London Bridge station

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View of the tracks

London Bridge is one of the main train stations in London . It is located in Southwark , at the south end of London Bridge . The station in the Travelcard tariff zone 1 consists of three parts: a through station , a terminus station and an underground station of the London Underground . In 2014, 49.518 million railway passengers used the station, plus 74.98 million underground passengers.

There are numerous attractions in the vicinity such as Southwark Cathedral , Tower Bridge , HMS Belfast , City Hall , The Shard and the Tate Modern .


Main entrance to the train station
Trains from Southeastern on the through tracks, looking west
Trains from Southern (left and right) and First Capital Connect (center) on the head rails, looking west
Eastbound exit with trains from South Eastern (left) and Southern (right)
Entrance to the subway station on Borough High Street
Jubilee Line platform

The through station is on the north side. In contrast to all other central London stations, the route runs even further into the city center. The trains of South Eastern run to the stations Charing Cross and Cannon Street , the Thameslink trains traverse the city in Snow Hill Tunnel and run further to the northern suburbs. In the opposite direction, the destinations are Kent and South East London. Trains run from Southeastern to South London, Surrey and Sussex from the terminus . The tracks of the station and the outgoing lines are electrified with the traction current system common in southern England (side busbar with 750 V direct current). London Bridge is one of 17 stations managed by the rail infrastructure company Network Rail .

In the underground station under the forecourt, the Northern Line and the Jubilee Line cross on two levels . There is an entrance each on Tooley Street and Borough High Street, from where escalators lead down to the platforms. As in the other stations of the Jubilee Line extension opened in 1999, the platforms are separated from the tracks by platform screen doors.



London Bridge is the oldest railway station in London. The first terminus was opened on December 14, 1836 by the London and Greenwich Railway , later the South Eastern Railway (SER). Right next door, the London and Croydon Railway , later called the London, Brighton and South Coast Railway (LB & SCR), built its own station concourse, which went into operation on June 15, 1839.

In 1844 the partition wall between the two buildings was removed and only six years later the entire complex was demolished and replaced by a joint new building, which opened on January 3, 1851. As soon as it was completed, the system turned out to be too small. For this reason, the LB & SCR station section was torn down in 1853, rebuilt and expanded again in 1866; this is the terminus that still exists today.

The SER station section was torn down at the beginning of the 1860s in order to raise the foundation by a few meters. This made it possible to extend the route further into the city center. Today's through station started operating on January 11, 1864. In 1978, British Rail carried out a comprehensive renovation of the entire facility.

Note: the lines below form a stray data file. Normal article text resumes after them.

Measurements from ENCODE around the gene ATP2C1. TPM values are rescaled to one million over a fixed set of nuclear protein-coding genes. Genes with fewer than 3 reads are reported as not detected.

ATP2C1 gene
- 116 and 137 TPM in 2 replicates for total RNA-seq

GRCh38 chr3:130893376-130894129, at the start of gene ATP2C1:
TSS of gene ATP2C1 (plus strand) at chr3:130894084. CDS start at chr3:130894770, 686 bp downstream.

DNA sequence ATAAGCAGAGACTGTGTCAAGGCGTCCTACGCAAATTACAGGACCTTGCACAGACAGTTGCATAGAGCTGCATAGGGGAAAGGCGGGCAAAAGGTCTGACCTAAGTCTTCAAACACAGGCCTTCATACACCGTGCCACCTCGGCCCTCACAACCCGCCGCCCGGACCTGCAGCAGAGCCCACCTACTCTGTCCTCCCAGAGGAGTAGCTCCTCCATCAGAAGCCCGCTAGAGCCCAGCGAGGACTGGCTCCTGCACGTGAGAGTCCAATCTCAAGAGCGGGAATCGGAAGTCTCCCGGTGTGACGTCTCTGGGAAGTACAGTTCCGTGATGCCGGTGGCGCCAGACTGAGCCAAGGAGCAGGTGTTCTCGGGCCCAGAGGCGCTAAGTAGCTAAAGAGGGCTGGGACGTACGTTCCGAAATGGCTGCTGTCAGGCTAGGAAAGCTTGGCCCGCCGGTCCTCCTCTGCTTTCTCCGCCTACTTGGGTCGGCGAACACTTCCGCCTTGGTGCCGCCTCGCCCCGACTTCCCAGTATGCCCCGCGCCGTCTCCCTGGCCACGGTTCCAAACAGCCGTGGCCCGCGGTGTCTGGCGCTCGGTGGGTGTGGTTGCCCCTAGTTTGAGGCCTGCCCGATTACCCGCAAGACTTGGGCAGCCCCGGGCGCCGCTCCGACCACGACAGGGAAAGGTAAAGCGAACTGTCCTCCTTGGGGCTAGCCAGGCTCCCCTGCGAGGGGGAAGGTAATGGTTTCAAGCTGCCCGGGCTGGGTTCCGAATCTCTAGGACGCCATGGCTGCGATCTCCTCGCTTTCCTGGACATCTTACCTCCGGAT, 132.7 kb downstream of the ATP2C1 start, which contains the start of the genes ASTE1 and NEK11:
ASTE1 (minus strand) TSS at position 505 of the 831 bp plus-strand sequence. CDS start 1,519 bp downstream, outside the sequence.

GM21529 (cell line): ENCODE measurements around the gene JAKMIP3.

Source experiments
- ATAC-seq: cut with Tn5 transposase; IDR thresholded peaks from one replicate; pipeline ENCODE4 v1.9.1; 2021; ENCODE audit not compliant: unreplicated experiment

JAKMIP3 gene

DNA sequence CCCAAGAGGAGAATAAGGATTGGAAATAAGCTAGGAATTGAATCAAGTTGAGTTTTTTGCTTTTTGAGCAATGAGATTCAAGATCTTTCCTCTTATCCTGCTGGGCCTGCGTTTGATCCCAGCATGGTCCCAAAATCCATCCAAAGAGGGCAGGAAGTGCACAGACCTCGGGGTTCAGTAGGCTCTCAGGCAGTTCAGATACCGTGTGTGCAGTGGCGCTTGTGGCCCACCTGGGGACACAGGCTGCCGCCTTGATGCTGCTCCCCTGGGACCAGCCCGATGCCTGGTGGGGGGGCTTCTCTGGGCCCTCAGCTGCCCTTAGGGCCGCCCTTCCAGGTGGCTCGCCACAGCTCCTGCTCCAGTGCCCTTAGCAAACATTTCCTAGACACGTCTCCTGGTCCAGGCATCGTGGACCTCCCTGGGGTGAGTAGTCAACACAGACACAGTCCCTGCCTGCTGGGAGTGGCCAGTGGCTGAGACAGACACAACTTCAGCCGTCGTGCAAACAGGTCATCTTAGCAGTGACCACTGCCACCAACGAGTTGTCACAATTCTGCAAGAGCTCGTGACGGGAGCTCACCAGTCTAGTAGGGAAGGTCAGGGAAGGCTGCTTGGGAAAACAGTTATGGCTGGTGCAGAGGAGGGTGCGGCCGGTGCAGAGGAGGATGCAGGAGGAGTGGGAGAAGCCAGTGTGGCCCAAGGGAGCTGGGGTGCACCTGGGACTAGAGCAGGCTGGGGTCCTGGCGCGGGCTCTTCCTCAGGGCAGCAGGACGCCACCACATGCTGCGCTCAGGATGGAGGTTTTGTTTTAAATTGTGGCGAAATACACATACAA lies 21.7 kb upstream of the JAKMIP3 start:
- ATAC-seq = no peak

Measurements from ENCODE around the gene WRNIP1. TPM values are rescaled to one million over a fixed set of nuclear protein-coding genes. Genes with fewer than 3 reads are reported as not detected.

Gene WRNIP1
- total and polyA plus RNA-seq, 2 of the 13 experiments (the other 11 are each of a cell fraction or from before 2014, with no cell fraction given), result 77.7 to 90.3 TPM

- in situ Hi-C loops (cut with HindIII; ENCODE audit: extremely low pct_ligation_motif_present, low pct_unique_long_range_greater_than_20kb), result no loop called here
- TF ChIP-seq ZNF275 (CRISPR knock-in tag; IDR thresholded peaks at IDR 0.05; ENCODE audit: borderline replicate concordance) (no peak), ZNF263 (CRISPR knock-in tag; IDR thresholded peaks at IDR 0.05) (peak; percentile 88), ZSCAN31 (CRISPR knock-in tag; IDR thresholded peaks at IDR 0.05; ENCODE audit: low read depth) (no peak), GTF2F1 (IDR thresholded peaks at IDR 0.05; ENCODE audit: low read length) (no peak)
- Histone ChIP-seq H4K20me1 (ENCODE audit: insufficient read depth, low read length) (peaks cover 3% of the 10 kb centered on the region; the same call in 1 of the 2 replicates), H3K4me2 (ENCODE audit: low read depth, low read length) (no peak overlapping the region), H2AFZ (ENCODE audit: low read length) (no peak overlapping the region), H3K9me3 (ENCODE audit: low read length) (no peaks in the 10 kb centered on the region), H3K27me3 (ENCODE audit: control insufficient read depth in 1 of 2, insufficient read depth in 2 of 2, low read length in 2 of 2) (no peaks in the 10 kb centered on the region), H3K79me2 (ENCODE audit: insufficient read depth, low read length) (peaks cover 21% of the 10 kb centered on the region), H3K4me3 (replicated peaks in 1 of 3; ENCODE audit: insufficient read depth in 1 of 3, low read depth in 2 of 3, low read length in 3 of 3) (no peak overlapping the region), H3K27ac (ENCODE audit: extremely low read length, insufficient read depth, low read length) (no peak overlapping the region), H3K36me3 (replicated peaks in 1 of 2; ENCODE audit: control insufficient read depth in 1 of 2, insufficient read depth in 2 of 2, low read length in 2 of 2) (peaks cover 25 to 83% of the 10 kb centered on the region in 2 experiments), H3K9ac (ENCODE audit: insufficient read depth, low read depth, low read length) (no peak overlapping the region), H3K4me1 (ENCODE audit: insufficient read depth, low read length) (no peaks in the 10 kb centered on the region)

The Terminus Hotel was built in 1861 as an extension of the station hall. It was acquired by LB & SCR in 1893 and converted into an office building, but demolished in 1941.

The station has been fundamentally rebuilt since 2012 and officially opened by Prince William on May 9, 2018. In future the longer trains of the Thameslink connection will stop there. In addition, the station layout was changed as part of the renovation work: the previous 6 through platforms and 9 head platforms have now become 9 through platforms and 6 head platforms. A new station concourse was built below the platforms, from which all platforms can be reached.


The underground station was opened on February 25, 1900 by the City and South London Railway (predecessor of the Northern Line), as part of the new line between Borough and Moorgate . Previously, the trains ran to the terminus on King William Street and drove around 100 meters past London Bridge station. The new line made it possible to connect the station to the underground network.

The station was closed twice. From November 28, 1923 to April 20, 1924, the clearance profile of the tunnel was expanded to increase capacity. The second closure took place between July 2nd and September 5th in 1999 in order to expand the distribution level in view of the upcoming opening of the Jubilee Line . The platforms of the Jubilee Line went into operation on October 7, 1999, but the trains had been running here without stopping since September 24. Some Roman objects had been unearthed during the construction , including vases and fragments of a mosaic. Some of these items are on display in the station.

See also

Web links

Commons : London Bridge Station  - Collection of images, videos and audio files

Individual evidence

  1. COUNTS - 2014 - annual entries & exits. (PDF, 44 kB) (No longer available online.) Transport for London, 2015, archived from the original on February 21, 2016 ; accessed on December 29, 2017 (English).
  2. ^ Office of Rail Regulation - station usage
  3. London Bridge redevelopment -Network Rail. In: Retrieved August 8, 2016 .
Previous station Transport for London Next station
Southwark   Jubilee Line   Bermondsey
Bank   Northern Line
(City Branch)
Previous station National Rail Next train station
Blackfriars   First Capital Connect
  East Croydon
Cannon Street or
Waterloo East
Greenwich Line
South Eastern Main Line
  New Cross
final destination   Southeastern
to Tunbridge Wells and Hastings
  Norwood Junction
Brighton Main Line
  New Cross Gate
Waterloo East   Southern
Caterham Line / Tattenham Corner Line
final destination   Southern
South London Lines
  South Bermondsey

Coordinates: 51 ° 30 ′ 18 ″  N , 0 ° 5 ′ 10 ″  W.